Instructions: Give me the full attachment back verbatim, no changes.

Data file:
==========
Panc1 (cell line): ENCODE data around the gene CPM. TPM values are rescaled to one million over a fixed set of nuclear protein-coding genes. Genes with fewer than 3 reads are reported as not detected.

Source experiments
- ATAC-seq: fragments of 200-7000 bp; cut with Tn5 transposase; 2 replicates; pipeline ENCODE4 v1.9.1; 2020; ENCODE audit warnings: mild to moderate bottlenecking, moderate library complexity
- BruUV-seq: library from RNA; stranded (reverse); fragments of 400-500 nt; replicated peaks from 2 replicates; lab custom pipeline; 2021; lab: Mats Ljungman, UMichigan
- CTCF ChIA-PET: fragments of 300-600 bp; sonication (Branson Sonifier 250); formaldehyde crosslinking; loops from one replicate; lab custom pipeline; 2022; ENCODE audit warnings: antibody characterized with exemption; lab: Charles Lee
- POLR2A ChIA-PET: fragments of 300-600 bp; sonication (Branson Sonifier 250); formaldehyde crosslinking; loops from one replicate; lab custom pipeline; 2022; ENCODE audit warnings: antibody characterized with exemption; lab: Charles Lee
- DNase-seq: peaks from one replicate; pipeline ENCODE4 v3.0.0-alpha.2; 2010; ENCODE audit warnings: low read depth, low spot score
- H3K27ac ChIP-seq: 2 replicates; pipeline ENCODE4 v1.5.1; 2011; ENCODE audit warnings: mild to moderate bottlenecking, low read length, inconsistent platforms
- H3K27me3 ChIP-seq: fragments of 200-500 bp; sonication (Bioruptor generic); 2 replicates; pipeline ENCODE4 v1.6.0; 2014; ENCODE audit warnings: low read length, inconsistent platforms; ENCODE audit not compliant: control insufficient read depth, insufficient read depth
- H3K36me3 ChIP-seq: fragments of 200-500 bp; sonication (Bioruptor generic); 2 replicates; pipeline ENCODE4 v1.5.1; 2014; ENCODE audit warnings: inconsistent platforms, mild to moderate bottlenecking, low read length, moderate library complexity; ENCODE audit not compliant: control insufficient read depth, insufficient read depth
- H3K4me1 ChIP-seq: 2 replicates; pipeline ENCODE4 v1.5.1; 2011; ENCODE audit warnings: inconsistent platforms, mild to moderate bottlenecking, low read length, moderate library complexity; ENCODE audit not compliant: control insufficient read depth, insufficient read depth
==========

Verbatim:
Panc1 (cell line): ENCODE data around the gene CPM. TPM values are rescaled to one million over a fixed set of nuclear protein-coding genes. Genes with fewer than 3 reads are reported as not detected.

Source experiments
- ATAC-seq: fragments of 200-7000 bp; cut with Tn5 transposase; 2 replicates; pipeline ENCODE4 v1.9.1; 2020; ENCODE audit warnings: mild to moderate bottlenecking, moderate library complexity
- BruUV-seq: library from RNA; stranded (reverse); fragments of 400-500 nt; replicated peaks from 2 replicates; lab custom pipeline; 2021; lab: Mats Ljungman, UMichigan
- CTCF ChIA-PET: fragments of 300-600 bp; sonication (Branson Sonifier 250); formaldehyde crosslinking; loops from one replicate; lab custom pipeline; 2022; ENCODE audit warnings: antibody characterized with exemption; lab: Charles Lee
- POLR2A ChIA-PET: fragments of 300-600 bp; sonication (Branson Sonifier 250); formaldehyde crosslinking; loops from one replicate; lab custom pipeline; 2022; ENCODE audit warnings: antibody characterized with exemption; lab: Charles Lee
- DNase-seq: peaks from one replicate; pipeline ENCODE4 v3.0.0-alpha.2; 2010; ENCODE audit warnings: low read depth, low spot score
- H3K27ac ChIP-seq: 2 replicates; pipeline ENCODE4 v1.5.1; 2011; ENCODE audit warnings: mild to moderate bottlenecking, low read length, inconsistent platforms
- H3K27me3 ChIP-seq: fragments of 200-500 bp; sonication (Bioruptor generic); 2 replicates; pipeline ENCODE4 v1.6.0; 2014; ENCODE audit warnings: low read length, inconsistent platforms; ENCODE audit not compliant: control insufficient read depth, insufficient read depth
- H3K36me3 ChIP-seq: fragments of 200-500 bp; sonication (Bioruptor generic); 2 replicates; pipeline ENCODE4 v1.5.1; 2014; ENCODE audit warnings: inconsistent platforms, mild to moderate bottlenecking, low read length, moderate library complexity; ENCODE audit not compliant: control insufficient read depth, insufficient read depth
- H3K4me1 ChIP-seq: 2 replicates; pipeline ENCODE4 v1.5.1; 2011; ENCODE audit warnings: inconsistent platforms, mild to moderate bottlenecking, low read length, moderate library complexity; ENCODE audit not compliant: control insufficient read depth, insufficient read depth